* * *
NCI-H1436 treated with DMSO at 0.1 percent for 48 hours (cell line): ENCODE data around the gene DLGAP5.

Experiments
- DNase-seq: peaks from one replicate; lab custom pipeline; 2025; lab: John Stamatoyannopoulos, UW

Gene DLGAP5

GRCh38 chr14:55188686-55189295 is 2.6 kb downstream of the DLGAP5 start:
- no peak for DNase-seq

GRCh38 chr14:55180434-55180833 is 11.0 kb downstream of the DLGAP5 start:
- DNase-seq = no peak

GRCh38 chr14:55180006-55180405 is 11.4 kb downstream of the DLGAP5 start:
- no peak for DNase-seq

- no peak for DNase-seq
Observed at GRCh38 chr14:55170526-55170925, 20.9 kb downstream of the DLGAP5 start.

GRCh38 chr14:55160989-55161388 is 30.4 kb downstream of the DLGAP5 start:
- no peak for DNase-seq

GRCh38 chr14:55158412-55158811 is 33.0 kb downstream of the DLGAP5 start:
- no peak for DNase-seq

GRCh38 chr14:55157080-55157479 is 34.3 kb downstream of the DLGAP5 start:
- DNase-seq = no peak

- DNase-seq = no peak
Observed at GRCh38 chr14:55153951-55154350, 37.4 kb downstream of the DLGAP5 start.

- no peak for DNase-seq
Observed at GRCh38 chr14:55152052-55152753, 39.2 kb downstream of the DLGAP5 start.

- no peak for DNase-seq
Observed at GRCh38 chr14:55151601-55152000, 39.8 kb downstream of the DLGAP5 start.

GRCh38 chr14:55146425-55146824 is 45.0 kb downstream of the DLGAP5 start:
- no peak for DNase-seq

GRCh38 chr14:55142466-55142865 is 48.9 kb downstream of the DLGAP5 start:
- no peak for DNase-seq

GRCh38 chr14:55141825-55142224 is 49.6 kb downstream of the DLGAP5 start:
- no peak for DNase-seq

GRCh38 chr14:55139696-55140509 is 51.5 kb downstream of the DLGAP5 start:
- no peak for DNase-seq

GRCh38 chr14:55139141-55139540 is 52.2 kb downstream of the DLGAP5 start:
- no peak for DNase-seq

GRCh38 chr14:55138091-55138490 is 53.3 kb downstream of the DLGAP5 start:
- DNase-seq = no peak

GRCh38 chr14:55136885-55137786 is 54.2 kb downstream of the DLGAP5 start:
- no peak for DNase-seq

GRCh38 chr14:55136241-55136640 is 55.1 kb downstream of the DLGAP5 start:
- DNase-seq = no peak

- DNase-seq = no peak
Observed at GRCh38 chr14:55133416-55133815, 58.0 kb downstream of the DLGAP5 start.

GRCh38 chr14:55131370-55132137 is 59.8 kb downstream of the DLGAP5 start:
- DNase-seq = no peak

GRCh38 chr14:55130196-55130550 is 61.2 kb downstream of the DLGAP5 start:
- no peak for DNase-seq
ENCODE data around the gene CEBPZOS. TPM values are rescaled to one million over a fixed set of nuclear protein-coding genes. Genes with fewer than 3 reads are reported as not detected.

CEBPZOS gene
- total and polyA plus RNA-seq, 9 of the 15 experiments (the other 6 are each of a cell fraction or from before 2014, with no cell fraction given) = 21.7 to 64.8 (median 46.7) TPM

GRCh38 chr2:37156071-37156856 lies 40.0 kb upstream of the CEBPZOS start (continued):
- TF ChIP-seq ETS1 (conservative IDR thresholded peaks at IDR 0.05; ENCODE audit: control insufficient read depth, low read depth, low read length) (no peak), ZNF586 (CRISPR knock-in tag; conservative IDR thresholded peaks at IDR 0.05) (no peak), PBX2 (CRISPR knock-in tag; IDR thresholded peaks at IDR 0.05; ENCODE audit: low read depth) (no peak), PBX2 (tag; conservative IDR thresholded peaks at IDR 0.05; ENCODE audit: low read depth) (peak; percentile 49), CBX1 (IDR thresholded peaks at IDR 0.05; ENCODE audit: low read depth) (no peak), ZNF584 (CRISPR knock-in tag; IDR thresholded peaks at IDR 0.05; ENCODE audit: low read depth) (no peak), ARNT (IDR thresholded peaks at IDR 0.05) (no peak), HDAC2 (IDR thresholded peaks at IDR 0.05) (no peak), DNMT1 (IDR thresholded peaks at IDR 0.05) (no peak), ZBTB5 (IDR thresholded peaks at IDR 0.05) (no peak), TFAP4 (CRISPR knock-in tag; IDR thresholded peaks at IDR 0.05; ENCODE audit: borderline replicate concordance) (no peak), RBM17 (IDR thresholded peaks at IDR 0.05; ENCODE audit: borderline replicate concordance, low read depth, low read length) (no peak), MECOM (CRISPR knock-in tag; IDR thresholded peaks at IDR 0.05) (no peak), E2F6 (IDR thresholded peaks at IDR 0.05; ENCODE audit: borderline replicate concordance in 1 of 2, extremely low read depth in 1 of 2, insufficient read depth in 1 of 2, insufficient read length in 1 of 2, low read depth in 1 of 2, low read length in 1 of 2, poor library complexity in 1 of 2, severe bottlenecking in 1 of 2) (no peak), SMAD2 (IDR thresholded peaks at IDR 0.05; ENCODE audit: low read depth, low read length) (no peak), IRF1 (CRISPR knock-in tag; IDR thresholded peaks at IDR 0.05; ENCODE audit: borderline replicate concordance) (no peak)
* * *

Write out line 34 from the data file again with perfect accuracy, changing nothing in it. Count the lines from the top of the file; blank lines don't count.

- no peak for DNase-seq